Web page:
• @Freeman: its in AL -crip659: Y ckts in the kitchen itself. N, for ckts passing thru to 2nd floor bedrooms/baths & basement circuits. -beswald: 1 yr lead on cust cabinets 3mo est for pre&post-cabinet delivery All: plan to do as much DIY as I can to keep $$ under control. I obviously must have help or hire contractor to do the I-beam & other safety-intense aspects of the job, I'll do demo work, temp walls, I-beam packing, cabinet removal/relocation, etc. I won't do tile work, concrete-work (for beam supports), & other 'heavy' tasks. If possible, when the eng. finishes dwgs I'll post them.
    – peinal
    Oct 26, 2022 at 16:04

2 Answers 2

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I found such a solution on a YouTube video

That video has popped up in my feed also, but unfortunately, like most "Youtube electricians", the guy wrong/lying for the clickbait. Youtube ranks people who enjoy being on video and who are good at playing the "ranking game", not people who know a damn thing.

The only Youtube electricians I trust are Benjamin Sahlstrom. And Mike Holt's lectures occasionally make it to Youtube. And in the UK, John Ward. That's about it. The people who are good are not click-divas.

The Tyco cable kits are not permitted for anything but emergency-tier repairs. They are not permitted as general, remodel "I don't want a junction box" splices such as your application.

Romex has a service life. So does kitchen electrical code.

It's not forever. If the Romex is aged, consider outright replacing it.

Further, generally in remodels you need to bring everything up to current code. A common flub I see is people doing a masterful and costly kitchen remodel, and then trying to hang it on That 70's Wiring, complete with "banned since 1996" 3-prong oven outlet and the built-in microwave being on the 1 receptacle circuit that also serves a bathroom.

Unless you have it in writing from your AHJ that your existing electrical wiring may be retained, count on bringing the kitchen up to 2020 electrical code, complete with the many circuits now required, GFCI and AFCI.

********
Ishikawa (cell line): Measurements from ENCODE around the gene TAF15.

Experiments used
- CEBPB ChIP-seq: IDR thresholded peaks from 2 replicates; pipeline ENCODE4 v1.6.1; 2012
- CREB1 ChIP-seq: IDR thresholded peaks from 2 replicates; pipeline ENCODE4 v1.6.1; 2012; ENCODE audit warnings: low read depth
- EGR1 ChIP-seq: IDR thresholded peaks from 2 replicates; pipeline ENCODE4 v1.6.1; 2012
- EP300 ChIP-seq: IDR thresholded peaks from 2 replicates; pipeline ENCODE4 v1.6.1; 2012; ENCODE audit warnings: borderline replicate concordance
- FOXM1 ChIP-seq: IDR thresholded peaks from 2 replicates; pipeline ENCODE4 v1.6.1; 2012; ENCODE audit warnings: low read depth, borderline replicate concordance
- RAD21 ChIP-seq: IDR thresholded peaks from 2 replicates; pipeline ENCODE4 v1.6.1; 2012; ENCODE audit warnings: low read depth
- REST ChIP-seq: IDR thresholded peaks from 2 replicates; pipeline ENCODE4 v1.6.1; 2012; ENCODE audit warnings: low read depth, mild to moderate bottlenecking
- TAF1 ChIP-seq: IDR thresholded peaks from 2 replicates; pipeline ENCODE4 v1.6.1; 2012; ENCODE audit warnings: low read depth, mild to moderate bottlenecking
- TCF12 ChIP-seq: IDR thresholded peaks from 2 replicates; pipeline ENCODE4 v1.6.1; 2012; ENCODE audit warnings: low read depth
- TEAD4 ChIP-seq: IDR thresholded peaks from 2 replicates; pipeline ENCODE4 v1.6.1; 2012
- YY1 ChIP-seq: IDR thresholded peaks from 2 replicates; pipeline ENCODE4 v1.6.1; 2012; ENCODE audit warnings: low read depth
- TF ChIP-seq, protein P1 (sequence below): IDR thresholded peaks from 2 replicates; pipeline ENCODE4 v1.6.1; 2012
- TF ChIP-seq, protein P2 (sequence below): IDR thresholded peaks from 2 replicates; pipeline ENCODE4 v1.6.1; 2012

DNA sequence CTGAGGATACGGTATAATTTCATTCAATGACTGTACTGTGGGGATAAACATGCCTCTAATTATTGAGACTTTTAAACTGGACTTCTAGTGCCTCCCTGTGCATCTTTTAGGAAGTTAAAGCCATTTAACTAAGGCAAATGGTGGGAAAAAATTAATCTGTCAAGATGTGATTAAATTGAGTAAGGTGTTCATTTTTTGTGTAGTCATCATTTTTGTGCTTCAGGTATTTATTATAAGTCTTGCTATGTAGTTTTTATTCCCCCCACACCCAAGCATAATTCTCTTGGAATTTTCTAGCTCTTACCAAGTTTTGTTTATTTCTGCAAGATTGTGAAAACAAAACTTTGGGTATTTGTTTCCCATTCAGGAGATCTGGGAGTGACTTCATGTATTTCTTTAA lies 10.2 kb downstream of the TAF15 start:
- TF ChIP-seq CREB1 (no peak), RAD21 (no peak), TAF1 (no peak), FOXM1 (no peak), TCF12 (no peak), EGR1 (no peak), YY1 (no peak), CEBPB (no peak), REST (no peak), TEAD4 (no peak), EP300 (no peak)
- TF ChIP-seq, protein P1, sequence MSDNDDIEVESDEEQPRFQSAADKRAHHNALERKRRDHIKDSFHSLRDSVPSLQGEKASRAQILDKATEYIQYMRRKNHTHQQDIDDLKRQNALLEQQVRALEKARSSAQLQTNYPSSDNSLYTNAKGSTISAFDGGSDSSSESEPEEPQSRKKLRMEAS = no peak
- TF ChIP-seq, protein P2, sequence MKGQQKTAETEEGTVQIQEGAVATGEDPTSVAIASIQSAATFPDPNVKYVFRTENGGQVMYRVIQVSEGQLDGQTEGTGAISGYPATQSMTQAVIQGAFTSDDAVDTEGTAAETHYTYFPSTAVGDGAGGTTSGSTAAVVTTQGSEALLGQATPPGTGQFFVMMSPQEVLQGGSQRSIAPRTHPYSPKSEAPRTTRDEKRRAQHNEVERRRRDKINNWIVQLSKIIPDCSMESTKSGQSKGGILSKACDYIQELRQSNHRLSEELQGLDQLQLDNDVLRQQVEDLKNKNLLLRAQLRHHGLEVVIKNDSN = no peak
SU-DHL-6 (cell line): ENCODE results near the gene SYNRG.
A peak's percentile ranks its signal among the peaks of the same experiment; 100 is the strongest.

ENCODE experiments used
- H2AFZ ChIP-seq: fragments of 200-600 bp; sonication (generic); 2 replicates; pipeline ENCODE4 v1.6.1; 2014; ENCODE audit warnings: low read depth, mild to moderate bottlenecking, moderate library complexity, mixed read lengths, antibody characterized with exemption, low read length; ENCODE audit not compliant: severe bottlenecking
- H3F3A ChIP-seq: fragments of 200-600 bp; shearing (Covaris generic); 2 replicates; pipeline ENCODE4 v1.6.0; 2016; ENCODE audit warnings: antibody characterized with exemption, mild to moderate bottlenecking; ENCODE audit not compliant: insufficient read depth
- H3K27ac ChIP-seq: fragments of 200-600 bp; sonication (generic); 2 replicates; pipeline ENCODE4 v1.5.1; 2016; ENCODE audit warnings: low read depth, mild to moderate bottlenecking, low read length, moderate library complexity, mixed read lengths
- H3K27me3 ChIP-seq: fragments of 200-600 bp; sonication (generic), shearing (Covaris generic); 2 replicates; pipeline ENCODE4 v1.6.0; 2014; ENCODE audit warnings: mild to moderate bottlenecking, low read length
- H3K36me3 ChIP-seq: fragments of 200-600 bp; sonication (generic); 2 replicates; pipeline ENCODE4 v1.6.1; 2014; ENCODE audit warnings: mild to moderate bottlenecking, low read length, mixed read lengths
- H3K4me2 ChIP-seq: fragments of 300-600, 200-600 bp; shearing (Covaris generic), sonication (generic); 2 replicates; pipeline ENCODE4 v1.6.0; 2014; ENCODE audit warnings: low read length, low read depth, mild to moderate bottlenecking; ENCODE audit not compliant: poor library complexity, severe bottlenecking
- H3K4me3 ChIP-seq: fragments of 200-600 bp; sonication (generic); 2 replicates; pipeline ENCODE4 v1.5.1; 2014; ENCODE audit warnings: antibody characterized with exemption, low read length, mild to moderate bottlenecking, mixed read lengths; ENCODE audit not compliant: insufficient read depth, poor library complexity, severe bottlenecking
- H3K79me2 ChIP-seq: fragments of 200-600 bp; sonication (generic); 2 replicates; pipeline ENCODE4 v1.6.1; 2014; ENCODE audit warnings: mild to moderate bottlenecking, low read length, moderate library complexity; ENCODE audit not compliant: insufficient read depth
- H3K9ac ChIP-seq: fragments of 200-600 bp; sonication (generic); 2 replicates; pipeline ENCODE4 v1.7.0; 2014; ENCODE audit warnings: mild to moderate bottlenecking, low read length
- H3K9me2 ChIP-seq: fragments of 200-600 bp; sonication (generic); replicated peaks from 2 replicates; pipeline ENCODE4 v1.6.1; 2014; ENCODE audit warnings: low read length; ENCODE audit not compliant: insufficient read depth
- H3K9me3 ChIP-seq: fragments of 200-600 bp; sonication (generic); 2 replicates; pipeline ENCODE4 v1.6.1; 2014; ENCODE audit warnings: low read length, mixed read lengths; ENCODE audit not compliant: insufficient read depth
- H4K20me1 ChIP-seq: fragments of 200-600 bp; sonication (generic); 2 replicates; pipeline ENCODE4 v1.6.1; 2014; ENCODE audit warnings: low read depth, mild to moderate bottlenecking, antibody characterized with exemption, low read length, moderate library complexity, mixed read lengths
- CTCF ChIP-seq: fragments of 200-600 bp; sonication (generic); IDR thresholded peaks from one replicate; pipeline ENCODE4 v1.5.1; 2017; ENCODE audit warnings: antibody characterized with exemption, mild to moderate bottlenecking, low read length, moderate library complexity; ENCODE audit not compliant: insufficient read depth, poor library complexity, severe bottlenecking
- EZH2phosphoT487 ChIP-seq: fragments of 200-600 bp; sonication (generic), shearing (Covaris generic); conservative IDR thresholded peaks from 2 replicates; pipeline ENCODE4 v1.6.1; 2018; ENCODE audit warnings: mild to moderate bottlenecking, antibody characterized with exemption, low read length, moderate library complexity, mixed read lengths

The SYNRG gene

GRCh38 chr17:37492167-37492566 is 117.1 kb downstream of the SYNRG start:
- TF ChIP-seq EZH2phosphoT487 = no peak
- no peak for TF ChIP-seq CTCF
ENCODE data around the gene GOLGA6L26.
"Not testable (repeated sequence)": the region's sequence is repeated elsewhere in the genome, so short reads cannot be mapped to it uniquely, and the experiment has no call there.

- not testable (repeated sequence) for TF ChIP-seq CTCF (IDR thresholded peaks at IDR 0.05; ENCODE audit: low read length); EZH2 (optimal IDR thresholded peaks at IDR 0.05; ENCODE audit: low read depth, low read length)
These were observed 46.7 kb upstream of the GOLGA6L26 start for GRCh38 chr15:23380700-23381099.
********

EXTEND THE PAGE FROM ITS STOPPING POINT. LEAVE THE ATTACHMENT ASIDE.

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  • Understood. What is an 'AHJ'? Is there an objective definition for what is 'aged Romex'?
    – peinal
    Oct 31, 2022 at 12:52
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Get the engineer to design the beam to be less tall (they will need to use more steel - which will increase the materials cost, and the weight of the beam)

Ihen don't cut the wires, instead cut the old beam from around the wires, and instead pass the wires above the new beam.

Actually I just noticed that the new beam is 2" less tall than the old one. there's no need to change it.

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  • Not a bad idea, except that although the engineer's spec'd beam is only 8" tall, he also spec'd a 2x6 to be fastened to the beam with powder loads. Additionally, the existing wire is not located at the top, but rather centrally on the 2x10s. There is insufficient slack to move it 5" to route thru potential gaps in the 2x6.
    – peinal
    Oct 31, 2022 at 12:57
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    Powder loads to attach lumber to steel? You learn something new every day!
    – FreeMan
    Oct 31, 2022 at 15:44